Alaska Airlines today officially closed its acquisition of Virgin America and announced plans to combine some aspects of operations and loyalty programs, but said that the two airline brands will remain separate for now. The company also announced some new routes out of San Francisco in 2017.
(Scroll down for a slideshow of the celebration at SFO)
“No decisions regarding the Virgin America brand have been made. Alaska plans to continue to operate the Virgin America fleet with its current name and product for a period of time while it conducts extensive customer research to understand what fliers value the most,” Alaska said. “Virgin America will continue to fly under its brand with no immediate changes to the onboard product or experience.” The company said it expects to reach a decision about the Virgin brand “in early 2017,” but noted that customers won’t see any big changes to the Virgin product “within the next 12 months.”
The effects of the merger begin on December 19, when customers will be able to buy Virgin America tickets through the alaskaair.com website, although Virgin America’s website will continue to sell them “for the immediate future” as well.
Also starting December 19, members of Virgin’s Elevate loyalty program will be able to earn points on Alaska Airlines flights, and Alaska’s Mileage Plan members can earn miles on Virgin’s flights. Elite members of both programs will get priority check-in and boarding on either airline. And Virgin America elite members will soon enjoy perks like last minute upgrades to Alaska Airlines new premium economy seats.
The two loyalty programs will not be combined for now, Alaska said, but on January 9, Elevate members will be invited to activate new Mileage Plan accounts, so they can earn miles not only on Alaska but also on its international partner airlines, which fly to more than 800 global destinations. Elevate elite members who start a Mileage Plan account will get equivalent elite status in that program. Also starting January 9, members of both programs will be able to claim award travel on either carrier.
What’s yet to be determined is what the exchange rate between the two programs will be...Virgin’s operates on points per dollar spent, and Alaska’s still works on miles flown, so it could get messy. But I’m hoping that Alaska makes the ratio something that will surprise and delight Elevate members… so stay tuned for more on that..
What’s best for Virgin America flyers is all the new opportunities for earning and burning miles with Alaska’s robust collection of airline partners (15+ top shelf airlines)– this is one of the strongest elements of the Alaska Airlines Mileage Plan program.
Alaska also announced plans to begin new service out of San Francisco next summer, including a daily flight to Orlando, two a day to Minneapolis-St. Paul and four a day to Orange County, California – although it did not specify which of the two airline brands would operate them. It said details of those routes will be announced December 21.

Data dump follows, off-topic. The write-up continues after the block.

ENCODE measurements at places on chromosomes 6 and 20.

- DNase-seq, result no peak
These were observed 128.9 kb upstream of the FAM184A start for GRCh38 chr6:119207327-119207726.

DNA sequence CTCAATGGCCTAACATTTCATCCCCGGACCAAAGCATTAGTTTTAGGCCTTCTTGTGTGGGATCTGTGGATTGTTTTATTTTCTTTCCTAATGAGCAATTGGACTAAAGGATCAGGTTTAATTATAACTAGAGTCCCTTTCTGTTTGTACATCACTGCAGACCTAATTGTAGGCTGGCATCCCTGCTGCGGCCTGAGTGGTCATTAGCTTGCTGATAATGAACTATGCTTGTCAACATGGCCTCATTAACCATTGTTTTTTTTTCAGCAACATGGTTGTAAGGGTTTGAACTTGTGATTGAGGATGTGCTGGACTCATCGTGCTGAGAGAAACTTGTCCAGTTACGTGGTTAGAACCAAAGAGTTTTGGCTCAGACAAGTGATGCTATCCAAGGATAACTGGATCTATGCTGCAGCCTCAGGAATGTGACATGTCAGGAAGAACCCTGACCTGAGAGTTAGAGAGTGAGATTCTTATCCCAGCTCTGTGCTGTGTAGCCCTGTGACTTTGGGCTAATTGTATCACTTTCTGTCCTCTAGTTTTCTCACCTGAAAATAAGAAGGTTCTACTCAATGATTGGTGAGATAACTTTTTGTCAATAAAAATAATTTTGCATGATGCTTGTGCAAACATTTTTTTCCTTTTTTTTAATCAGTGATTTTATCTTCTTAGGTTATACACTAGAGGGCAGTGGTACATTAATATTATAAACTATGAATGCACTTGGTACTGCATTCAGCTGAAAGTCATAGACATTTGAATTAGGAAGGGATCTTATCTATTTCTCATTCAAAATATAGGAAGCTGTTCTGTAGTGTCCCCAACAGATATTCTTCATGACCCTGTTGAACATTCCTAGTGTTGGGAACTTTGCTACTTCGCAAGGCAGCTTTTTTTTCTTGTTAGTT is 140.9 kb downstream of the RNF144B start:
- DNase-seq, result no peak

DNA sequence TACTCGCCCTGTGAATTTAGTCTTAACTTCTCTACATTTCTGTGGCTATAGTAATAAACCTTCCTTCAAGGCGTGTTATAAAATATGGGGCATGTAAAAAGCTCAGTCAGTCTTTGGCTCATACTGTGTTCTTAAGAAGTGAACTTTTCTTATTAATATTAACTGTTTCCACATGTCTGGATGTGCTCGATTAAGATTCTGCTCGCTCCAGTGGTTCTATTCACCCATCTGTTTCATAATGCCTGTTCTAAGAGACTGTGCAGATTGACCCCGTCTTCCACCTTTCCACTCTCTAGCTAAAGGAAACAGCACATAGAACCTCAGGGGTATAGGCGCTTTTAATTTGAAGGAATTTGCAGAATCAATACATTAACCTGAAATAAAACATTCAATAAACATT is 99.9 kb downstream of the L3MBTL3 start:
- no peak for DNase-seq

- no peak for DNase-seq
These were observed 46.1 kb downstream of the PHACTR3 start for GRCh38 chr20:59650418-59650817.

The company is using the slogan “different works” in the campaign promoting its merger. What’s that mean? “While Alaska Airlines and Virgin America may seem different on the surface, fundamentally we are similar,” it said. “Both airlines have always been about doing things a bit differently to offer something better for travelers. Alaska and Virgin America have built outstanding reputations for low fares, on-time performance, innovative products and experiences and award-winning customer service.”
Alaska has created a special website at www.differentworks.com where customers can find more information about the merger plans. Together, Alaska and Virgin will be the nation’s fifth-largest airline and the one with the largest West Coast presence, and a combined network of 1,200 flights a day to 118 destinations.
Despite the hoopla about the merger, there’s an underlying angst among Virgin America employees. Asked how he felt to see the merger finally consummated, one Virgin America executive told TravelSkills: “Conflicted. We feel like parents who have been given a pile of money to give up their kids.”
Remember the photo that leaked last month of an aircraft with a combined Alaska/Virgin livery? Alaska said today that is not a preview of the look of the combined airline, but simply “a special commemorative plane designed to mark the occasion.” Speaking of aircraft, Alaska said it hasn’t yet decided about the future direction of its fleet – Alaska has an all-Boeing mainline fleet while Virgin is all-Airbus – but that planes from both manufacturers will remain in the combined fleet “for many years.”
It’s estimated that Virgin Group founder Richard Branson will snag a windfall of about $600 million now that the $4 billion deal has closed.
Here are some more details that affect passengers:
- Customers who have a Gogo Wi-Fi monthly pass can now use it on either airline where Gogo service is offered.
- Those who have a Virgin America Travel Bank or flight credit cannot yet use it to buy flights on Alaska.
- Although some aspects of the loyalty programs are being combined or made reciprocal, for now the same is not true of the Mileage Plan Visa Card or the Virgin America Visa Card. “For now, each credit card will be limited to the specific terms and benefits of the associated airline,” Alaska said.
- Alaska’s 20-minute guarantee for checked baggage delivery will not apply to Virgin America for now.
- Members of the two airlines’ respective airport lounges will not have reciprocal access privileges – except at LAX where both airlines operate lounges. However, “Soon the Virgin America Loft will be part of Alaska’s network of 60+ lounges,” Alaska said, promising to offer more details soon.
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